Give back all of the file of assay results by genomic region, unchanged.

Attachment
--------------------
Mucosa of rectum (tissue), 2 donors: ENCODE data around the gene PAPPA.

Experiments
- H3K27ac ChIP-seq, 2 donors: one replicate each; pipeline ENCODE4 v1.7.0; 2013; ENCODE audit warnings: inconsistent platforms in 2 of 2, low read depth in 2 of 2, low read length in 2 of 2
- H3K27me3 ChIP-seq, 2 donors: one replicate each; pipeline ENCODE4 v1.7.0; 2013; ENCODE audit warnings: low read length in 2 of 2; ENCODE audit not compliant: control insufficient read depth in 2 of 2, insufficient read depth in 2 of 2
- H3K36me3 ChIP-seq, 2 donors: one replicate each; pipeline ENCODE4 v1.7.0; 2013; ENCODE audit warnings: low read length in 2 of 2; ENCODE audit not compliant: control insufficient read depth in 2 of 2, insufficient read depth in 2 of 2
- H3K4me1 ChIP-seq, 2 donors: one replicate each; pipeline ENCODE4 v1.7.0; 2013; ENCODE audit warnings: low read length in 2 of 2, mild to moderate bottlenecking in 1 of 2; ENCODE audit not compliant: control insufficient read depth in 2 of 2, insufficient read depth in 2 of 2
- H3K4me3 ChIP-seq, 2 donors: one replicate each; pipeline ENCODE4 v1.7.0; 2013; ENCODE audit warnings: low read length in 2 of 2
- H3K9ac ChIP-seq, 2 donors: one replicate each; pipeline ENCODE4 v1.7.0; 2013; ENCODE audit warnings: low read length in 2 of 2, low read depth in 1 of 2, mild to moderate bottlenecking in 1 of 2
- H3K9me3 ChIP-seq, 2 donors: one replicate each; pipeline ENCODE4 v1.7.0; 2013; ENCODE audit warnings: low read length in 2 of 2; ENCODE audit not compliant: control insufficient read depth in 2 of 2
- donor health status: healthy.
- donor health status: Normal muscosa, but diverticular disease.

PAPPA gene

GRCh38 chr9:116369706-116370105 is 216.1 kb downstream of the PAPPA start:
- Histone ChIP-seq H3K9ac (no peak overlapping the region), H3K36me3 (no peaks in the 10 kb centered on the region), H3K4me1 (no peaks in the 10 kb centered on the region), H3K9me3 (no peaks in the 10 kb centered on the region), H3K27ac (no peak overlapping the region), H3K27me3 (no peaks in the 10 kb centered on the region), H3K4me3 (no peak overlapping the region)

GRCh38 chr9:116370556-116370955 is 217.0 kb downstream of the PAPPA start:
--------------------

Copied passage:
Mucosa of rectum (tissue), 2 donors: ENCODE data around the gene PAPPA.

Experiments
- H3K27ac ChIP-seq, 2 donors: one replicate each; pipeline ENCODE4 v1.7.0; 2013; ENCODE audit warnings: inconsistent platforms in 2 of 2, low read depth in 2 of 2, low read length in 2 of 2
- H3K27me3 ChIP-seq, 2 donors: one replicate each; pipeline ENCODE4 v1.7.0; 2013; ENCODE audit warnings: low read length in 2 of 2; ENCODE audit not compliant: control insufficient read depth in 2 of 2, insufficient read depth in 2 of 2
- H3K36me3 ChIP-seq, 2 donors: one replicate each; pipeline ENCODE4 v1.7.0; 2013; ENCODE audit warnings: low read length in 2 of 2; ENCODE audit not compliant: control insufficient read depth in 2 of 2, insufficient read depth in 2 of 2
- H3K4me1 ChIP-seq, 2 donors: one replicate each; pipeline ENCODE4 v1.7.0; 2013; ENCODE audit warnings: low read length in 2 of 2, mild to moderate bottlenecking in 1 of 2; ENCODE audit not compliant: control insufficient read depth in 2 of 2, insufficient read depth in 2 of 2
- H3K4me3 ChIP-seq, 2 donors: one replicate each; pipeline ENCODE4 v1.7.0; 2013; ENCODE audit warnings: low read length in 2 of 2
- H3K9ac ChIP-seq, 2 donors: one replicate each; pipeline ENCODE4 v1.7.0; 2013; ENCODE audit warnings: low read length in 2 of 2, low read depth in 1 of 2, mild to moderate bottlenecking in 1 of 2
- H3K9me3 ChIP-seq, 2 donors: one replicate each; pipeline ENCODE4 v1.7.0; 2013; ENCODE audit warnings: low read length in 2 of 2; ENCODE audit not compliant: control insufficient read depth in 2 of 2
- donor health status: healthy.
- donor health status: Normal muscosa, but diverticular disease.

PAPPA gene

GRCh38 chr9:116369706-116370105 is 216.1 kb downstream of the PAPPA start:
- Histone ChIP-seq H3K9ac (no peak overlapping the region), H3K36me3 (no peaks in the 10 kb centered on the region), H3K4me1 (no peaks in the 10 kb centered on the region), H3K9me3 (no peaks in the 10 kb centered on the region), H3K27ac (no peak overlapping the region), H3K27me3 (no peaks in the 10 kb centered on the region), H3K4me3 (no peak overlapping the region)

GRCh38 chr9:116370556-116370955 is 217.0 kb downstream of the PAPPA start: